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GroundWorks DanceTheater bringing new works to Akron

3/14/2013 - West Side Leader
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By Roger Durbin

GroundWorks DanceTheater will perform March 22 at 7:30 p.m. at the Akron-Summit County Main Library.
Photo: Dale Dong
DOWNTOWN AKRON — GroundWorks DanceTheater will feature the Akron premieres of two new works March 22 at 7:30 p.m. at the Akron-Summit County Main Library, 60 S. High St.

The company, led by Artistic Director David Shimotakahara, will perform “Inamorata,” a newly commissioned work by guest choreographer Kate Weare, and “LUNA” by Shimotakahara. The program also will include “Brubeck,” Shimotakahara’s tribute to American jazz icon Dave Brubeck.

In a recent interview, Shimotakahara talked animatedly about the two new works. The Weare piece, “Inamorata,” is a seven-section work — each with different music ranging from medieval choral and instrumental compositions to contemporary classical, country and postclassical creations by such notable figures as Pablo Casals.

In describing the work, Shimotakahara, who appears as one of the dancers near the end of the work, said it is overall about relationships. But that doesn’t quite get at all the nuances that a choreographer like Weare can conjure in her rich imagination, he said.

“[The] question behind the piece,” Shimotakahara said, is “what is my place?” As example, his character “looks back on experience,” knowing that “he is in another place” (age, emotionally, etc.) “than the others,” he said. Another character in the work is “trying to figure where she belongs” and is “maybe wondering how to get to where” his character is, Shimotakahara said.

With much discussion about costumes, Shimotakahara said they decided on costumes that reflect the idea of belonging to a sect — in order to give the idea of community and how one adapts and alters to become part of it while maintaining individual aspirations.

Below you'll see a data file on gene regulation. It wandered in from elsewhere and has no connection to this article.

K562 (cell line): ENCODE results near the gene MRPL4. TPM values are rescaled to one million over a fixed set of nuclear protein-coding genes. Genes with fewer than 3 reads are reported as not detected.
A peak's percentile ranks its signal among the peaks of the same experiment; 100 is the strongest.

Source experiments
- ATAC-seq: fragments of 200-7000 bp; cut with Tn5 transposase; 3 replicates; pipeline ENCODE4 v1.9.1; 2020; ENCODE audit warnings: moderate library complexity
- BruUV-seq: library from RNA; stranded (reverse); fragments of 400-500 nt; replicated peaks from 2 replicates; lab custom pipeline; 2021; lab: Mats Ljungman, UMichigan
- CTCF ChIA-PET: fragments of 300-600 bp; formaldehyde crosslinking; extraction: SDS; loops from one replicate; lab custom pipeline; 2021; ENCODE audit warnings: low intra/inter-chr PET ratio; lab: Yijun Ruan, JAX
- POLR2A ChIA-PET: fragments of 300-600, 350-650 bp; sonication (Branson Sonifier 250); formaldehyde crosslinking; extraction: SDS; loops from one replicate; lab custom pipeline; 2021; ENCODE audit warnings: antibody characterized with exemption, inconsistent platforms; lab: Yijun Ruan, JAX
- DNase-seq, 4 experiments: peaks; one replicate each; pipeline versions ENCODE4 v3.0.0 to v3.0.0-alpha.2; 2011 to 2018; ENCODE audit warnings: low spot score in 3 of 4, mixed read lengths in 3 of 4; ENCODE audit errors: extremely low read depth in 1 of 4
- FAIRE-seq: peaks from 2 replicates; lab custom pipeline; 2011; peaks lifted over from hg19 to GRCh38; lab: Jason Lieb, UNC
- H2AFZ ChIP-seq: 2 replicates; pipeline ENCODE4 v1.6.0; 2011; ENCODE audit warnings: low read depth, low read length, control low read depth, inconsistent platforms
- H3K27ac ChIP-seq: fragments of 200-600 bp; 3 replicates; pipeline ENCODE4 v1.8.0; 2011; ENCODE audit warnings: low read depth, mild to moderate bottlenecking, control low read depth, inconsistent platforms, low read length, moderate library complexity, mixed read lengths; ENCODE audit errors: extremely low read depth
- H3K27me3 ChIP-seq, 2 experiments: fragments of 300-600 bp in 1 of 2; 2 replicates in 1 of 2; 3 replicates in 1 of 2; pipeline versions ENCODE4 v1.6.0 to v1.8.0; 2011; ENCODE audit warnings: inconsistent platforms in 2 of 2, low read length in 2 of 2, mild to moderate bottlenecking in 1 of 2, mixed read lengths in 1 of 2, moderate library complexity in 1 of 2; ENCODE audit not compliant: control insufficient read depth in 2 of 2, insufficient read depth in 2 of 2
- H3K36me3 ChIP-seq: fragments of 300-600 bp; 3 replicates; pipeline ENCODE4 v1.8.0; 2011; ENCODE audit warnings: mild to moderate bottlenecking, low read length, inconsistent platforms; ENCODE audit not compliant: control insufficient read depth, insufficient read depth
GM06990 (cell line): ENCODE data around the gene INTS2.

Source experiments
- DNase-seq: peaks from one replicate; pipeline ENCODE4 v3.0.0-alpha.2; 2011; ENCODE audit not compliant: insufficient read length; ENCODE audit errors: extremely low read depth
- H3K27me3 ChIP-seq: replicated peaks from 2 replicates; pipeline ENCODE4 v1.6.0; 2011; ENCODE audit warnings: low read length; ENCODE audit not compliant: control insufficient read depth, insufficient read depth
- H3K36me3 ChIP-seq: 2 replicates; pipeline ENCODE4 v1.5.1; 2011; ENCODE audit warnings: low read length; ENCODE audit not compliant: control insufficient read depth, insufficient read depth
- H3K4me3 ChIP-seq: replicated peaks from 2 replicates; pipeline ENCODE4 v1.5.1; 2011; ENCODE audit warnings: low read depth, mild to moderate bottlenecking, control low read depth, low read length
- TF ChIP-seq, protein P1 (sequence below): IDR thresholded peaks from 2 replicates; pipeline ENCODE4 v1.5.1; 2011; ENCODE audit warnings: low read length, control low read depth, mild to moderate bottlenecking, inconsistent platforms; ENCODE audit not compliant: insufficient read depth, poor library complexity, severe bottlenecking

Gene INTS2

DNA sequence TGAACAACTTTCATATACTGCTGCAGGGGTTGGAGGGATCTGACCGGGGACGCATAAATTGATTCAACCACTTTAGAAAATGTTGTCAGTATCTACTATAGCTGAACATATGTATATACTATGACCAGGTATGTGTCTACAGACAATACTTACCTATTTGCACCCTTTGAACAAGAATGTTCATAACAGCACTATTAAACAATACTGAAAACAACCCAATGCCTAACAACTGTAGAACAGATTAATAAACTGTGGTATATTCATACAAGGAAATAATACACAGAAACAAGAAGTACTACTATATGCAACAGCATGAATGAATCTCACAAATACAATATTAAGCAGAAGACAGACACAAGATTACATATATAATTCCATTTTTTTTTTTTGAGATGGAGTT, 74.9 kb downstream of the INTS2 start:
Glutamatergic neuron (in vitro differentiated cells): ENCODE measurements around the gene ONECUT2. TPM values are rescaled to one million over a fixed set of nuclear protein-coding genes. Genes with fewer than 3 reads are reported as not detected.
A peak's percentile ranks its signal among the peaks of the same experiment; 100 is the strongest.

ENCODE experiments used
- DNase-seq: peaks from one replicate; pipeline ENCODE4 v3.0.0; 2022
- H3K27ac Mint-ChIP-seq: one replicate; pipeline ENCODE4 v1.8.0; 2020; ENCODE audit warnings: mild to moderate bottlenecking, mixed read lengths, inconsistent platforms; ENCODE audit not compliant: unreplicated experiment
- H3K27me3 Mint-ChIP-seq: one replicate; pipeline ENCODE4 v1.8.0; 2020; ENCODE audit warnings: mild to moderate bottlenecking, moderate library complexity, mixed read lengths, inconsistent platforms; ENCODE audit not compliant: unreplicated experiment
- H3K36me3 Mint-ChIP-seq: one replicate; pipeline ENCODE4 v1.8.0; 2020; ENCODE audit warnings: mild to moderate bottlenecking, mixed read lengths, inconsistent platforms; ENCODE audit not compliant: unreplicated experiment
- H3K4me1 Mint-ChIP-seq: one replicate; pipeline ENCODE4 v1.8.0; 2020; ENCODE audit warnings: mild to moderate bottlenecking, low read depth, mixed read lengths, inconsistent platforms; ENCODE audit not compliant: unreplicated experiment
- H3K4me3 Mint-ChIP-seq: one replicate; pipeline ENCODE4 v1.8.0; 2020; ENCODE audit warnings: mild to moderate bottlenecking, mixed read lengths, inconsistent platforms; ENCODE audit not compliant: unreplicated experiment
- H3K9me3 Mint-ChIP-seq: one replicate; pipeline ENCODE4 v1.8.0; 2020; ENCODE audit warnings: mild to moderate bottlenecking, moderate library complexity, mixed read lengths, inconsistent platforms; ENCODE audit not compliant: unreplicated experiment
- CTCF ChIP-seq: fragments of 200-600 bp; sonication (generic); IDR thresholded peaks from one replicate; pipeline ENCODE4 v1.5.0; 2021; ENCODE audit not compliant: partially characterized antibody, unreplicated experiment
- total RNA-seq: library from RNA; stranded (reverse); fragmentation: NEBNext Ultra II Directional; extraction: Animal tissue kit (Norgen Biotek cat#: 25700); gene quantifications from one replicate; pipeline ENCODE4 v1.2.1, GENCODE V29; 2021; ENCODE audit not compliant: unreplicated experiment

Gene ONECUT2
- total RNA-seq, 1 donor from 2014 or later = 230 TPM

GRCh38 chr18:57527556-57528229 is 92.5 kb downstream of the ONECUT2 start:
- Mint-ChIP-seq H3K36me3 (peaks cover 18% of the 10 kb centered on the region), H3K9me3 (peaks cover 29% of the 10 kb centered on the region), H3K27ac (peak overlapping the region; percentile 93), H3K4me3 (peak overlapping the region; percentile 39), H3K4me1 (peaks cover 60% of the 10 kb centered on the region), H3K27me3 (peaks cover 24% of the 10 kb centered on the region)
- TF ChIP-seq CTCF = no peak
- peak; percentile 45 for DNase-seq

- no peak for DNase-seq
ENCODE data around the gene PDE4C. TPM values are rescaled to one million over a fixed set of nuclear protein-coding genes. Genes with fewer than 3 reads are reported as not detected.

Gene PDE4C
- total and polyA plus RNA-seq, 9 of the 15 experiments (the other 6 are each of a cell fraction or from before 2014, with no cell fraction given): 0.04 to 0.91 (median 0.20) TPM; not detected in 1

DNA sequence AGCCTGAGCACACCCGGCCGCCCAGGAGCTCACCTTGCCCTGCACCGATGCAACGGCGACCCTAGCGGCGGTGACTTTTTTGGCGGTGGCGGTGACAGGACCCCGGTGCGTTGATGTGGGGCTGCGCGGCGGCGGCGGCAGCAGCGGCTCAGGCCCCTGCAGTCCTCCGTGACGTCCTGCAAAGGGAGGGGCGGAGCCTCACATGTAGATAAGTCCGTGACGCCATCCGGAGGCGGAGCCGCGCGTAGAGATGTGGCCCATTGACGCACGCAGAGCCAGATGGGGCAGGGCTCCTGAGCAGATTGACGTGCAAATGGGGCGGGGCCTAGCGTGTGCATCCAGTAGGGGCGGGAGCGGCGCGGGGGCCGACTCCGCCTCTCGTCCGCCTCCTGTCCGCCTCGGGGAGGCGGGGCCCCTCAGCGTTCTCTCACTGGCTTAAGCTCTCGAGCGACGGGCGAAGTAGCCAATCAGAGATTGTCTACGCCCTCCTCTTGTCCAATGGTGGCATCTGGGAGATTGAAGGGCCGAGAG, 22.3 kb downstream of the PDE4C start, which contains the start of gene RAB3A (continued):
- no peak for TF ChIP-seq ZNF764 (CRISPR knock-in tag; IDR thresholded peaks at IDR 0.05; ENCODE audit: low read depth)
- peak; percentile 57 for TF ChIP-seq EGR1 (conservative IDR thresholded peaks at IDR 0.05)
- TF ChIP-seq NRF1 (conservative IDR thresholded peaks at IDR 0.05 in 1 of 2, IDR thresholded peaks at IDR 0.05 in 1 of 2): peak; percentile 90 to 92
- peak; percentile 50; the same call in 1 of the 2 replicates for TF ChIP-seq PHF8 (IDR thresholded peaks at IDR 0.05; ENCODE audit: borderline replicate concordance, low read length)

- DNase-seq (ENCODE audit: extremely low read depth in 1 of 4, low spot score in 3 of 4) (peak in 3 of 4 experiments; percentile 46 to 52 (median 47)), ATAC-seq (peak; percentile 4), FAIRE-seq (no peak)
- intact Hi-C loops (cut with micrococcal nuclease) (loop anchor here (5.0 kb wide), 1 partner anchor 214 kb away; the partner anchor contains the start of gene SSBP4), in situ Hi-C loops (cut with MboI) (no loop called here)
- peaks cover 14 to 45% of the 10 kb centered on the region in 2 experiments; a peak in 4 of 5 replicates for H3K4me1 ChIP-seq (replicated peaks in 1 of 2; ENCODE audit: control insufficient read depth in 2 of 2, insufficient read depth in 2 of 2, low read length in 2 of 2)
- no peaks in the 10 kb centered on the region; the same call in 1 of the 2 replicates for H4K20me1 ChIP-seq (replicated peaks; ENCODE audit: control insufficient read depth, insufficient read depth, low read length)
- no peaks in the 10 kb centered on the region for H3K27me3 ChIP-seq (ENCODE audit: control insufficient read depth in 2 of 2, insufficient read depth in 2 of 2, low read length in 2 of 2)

Shimotakahara said the work is totally “accessible” in viewing. He said you don’t have to work at figuring it out. He said Weare has a “very musical” approach to her work, creating a “sort of seductive quality” but with “a dark kicker.” There’s directness in her approach to dance, he said, beginning with how dancers relate to one another on stage.

Shimotakahara met Weare at the North Carolina School for Arts and was taken by her creativity, he said.

Shimotakahara’s “LUNA” is also on the bill. This new 16-minute work swirls around the ideas of the interplay between “giving and taking” and “lost and found,” with a kind of ironic approach where sometimes it is in losing something that you find something more meaningful in life (about yourself or the whole situation).

To get at the fluidity of contrasting ideas, or “polarities,” as the choreographer puts it, Shimotakahara eschews usual dance presentation whereby the dancers take and make exits and entrances, where each time these things happen there is a new dynamic or “section” or “complete chapter” of the overall work.

In this case, the dancers perform in a “circle of light,” which underlines the emotional drift of the work as well as its title. Shimotakahara said when dancers enter and leave the circle, they seem to do so “at random” and not dramatically or structurally as we usually think of it.

The music for this piece was composed and designed by Peter Swendsen, who has created works for GroundWorks before. Shimotakahara said Swendsen created “a soundscape” and the “dancers are [simply] in it.” There is no real meter to the work; dancers rely, he said, on “body timing” or the notion that you rehearse and simply “know how long it takes to do whatever you are doing” in the dance.

Tickets are $25 for preferred seating, $20 for general admission and $10 for students and are available at www.groundworksdance.org or 216-751-0088.

 

Roger Durbin is professor emeritus of bibliography at The University of Akron and board director of the Dance Critics Association. To contact him, email r.durbin@sbcglobal.net.

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